April 14th 2012

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EDITORIAL: Swan's budget black hole paints Labor into a corner

CANBERRA OBSERVED: Can Wayne Swan really deliver a budget surplus?

ENERGY: High electricity prices to soar: study

CLIMATE: CO2 not driving global warming: Princeton professor

NATIONAL AFFAIRS: Anti-coal campaign gets underway in Queensland


ECONOMIC AFFAIRS: How long before Australia succumbs to world debt crisis?

EUROPE: The crisis of the European Union: causes and significance

DIVORCE LAWS: Family Court loathed for the vast harm it does

POLITICS: Dr Leslie Cannold's radical agenda

UNITED NATIONS: UN may recognise sex rights of 10-year-old children

SOCIETY: New strategies for winning the abortion wars


CINEMA: Birth of cinema seen through a child's eyes

BOOK REVIEW "Big Bill" Baillieu's business prowess

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"Big Bill" Baillieu's business prowess

News Weekly, April 14, 2012

Father of Australia’s Greatest Business Empire

by Peter Yule

Purchase WILLIAM LAWRENCE BAILLIEU: Father of Australia’s Greatest Business Empire

(London/Melbourne: Hardie Grant)
Hardcover: 480 pages
ISBN: 9781742702452
RRP: $65.00


Reviewed by Jeffry Babb


Exactly what qualities it takes to build a business empire can to a certain extent be discerned in this masterful biography of W.L. Baillieu by well-regarded Melbourne University historian Peter Yule.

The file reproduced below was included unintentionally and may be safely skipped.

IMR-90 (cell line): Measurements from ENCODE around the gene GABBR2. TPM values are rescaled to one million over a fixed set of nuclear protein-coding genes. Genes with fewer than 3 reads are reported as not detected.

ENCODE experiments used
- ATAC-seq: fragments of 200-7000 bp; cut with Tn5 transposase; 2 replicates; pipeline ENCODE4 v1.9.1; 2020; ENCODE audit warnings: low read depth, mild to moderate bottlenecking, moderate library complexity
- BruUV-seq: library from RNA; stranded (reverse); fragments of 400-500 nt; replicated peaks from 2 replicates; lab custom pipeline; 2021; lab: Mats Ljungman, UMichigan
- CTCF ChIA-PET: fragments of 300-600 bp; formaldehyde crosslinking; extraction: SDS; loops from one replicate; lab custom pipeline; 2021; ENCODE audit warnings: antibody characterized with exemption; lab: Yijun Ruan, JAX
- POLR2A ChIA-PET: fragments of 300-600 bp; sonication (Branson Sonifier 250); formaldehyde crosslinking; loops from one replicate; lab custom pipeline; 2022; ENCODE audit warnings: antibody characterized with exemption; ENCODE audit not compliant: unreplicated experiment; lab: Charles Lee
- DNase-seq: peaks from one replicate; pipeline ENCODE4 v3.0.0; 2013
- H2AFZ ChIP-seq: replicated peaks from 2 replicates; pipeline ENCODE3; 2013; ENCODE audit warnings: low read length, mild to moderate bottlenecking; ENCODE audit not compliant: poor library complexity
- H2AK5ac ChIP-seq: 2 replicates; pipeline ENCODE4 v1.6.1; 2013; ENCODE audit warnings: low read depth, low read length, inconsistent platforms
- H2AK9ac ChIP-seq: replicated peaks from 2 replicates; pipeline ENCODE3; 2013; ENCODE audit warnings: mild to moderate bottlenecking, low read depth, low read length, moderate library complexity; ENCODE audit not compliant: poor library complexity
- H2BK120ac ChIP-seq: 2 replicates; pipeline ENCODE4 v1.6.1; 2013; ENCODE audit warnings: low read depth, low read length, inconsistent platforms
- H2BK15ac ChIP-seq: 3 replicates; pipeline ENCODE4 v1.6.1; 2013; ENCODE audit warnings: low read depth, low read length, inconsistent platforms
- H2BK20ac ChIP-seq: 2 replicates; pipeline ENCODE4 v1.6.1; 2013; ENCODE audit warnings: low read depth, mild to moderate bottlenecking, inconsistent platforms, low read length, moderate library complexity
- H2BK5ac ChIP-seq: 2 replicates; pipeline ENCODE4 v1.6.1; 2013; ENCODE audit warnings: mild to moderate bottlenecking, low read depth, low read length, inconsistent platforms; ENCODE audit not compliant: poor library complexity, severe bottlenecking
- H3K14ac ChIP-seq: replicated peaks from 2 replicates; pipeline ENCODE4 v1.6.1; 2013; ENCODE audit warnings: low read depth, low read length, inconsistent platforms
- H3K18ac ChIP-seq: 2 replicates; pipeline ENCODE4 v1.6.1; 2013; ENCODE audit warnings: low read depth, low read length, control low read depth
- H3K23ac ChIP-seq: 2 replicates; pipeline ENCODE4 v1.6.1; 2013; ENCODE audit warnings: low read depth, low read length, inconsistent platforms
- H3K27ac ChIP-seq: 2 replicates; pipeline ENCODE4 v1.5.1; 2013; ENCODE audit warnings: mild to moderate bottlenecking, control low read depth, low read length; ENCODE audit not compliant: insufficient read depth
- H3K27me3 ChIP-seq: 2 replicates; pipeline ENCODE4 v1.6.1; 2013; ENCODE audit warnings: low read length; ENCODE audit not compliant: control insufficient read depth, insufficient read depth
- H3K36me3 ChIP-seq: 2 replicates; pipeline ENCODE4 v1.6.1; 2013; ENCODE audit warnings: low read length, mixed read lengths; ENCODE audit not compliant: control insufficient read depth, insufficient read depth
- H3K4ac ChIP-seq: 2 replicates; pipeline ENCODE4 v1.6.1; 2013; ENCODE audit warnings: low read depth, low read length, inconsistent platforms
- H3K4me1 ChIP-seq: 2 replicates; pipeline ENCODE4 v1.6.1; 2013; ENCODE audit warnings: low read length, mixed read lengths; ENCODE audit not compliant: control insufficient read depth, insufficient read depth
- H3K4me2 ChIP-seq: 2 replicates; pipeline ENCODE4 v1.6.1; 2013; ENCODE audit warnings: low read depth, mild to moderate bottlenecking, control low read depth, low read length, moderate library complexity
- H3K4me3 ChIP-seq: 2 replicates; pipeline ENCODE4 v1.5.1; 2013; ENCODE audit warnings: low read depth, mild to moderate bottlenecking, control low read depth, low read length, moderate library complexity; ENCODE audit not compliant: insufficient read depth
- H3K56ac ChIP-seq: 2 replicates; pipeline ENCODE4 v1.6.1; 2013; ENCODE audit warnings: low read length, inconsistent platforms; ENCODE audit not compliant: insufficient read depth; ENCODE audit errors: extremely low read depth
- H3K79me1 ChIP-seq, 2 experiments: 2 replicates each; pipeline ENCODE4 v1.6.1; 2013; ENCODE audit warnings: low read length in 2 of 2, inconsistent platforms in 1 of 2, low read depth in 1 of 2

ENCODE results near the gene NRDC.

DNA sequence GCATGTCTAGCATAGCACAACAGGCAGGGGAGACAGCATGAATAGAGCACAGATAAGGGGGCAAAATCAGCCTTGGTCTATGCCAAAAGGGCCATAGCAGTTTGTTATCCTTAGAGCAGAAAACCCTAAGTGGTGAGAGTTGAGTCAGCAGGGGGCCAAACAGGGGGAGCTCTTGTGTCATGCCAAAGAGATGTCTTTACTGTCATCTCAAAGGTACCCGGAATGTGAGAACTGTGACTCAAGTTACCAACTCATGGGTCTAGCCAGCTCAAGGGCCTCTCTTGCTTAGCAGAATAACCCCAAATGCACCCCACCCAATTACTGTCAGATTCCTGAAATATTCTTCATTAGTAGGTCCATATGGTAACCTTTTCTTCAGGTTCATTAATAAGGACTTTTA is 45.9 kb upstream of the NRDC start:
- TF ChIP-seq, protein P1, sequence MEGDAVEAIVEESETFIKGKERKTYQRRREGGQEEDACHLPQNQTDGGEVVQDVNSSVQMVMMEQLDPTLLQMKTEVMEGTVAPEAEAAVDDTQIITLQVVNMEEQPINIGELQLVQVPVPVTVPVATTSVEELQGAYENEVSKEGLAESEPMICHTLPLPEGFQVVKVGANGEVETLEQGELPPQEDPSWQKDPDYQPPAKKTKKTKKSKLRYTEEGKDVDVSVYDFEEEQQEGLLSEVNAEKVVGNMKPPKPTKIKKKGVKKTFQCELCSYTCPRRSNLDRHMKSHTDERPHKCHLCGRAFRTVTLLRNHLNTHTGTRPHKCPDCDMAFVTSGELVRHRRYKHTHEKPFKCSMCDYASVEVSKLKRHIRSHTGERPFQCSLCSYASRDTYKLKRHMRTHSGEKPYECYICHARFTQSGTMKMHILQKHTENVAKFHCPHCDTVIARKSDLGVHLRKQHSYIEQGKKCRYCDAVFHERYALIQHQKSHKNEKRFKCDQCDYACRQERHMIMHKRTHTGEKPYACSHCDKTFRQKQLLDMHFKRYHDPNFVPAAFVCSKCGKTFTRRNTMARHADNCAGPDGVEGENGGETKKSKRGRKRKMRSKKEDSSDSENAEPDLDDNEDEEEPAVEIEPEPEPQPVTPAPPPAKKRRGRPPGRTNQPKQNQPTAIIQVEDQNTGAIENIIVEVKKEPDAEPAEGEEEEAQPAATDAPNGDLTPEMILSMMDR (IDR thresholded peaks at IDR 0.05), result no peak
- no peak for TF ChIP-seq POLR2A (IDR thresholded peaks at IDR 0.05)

Baillieu did not crash and burn like the so-called entrepreneurs of the 1980s, whose houses of cards collapsed after the 1987 crash.

John Spalvins and Christopher Skase never recovered. The irrepressible Alan Bond rediscovered some sort of fortune after the shame of a jail sentence for looting Bell Group of $1 billion. Robert Holmes à Court, who as a solicitor no doubt counselled many clients about the difficulties that dying intestate would cause one’s heirs, did just that.

True, Baillieu was one of Marvellous Melbourne’s highest-flying land-boomers and he did crash. But one must understand why his “secret composition” of sixpence in the pound was not such a bad deal for creditors. In those days, shares were customarily issued at a value of one pound, paid to sixpence.

In the event that more capital was needed, a call would be made on the shares, of, say, sixpence. In the event that the company could not meet its obligations, the unfortunate shareholders could be called on to pay the outstanding 19 shillings and sixpence. They were legally obliged to meet the call. When people talk of “secret compositions”, that is primarily what they are talking about — the inability to meet calls for the outstanding capital.

Investors of some standing will remember “NL” companies. The “NL” stands for “no liability”. Following the disasters inflicted on investors by partially paid shares in the 1890s, the NL company came into existence so shareholders were not legally liable to pay calls.

W.L. Baillieu certainly showed mountains of “vision”, that quality so beloved of the entrepreneurs; but he showed entire dividing ranges of thrift, application, business acumen and sheer hard work. That helped him crawl out of the hole that the “Hungry Nineties” made in Melbourne’s business environment; many others did not.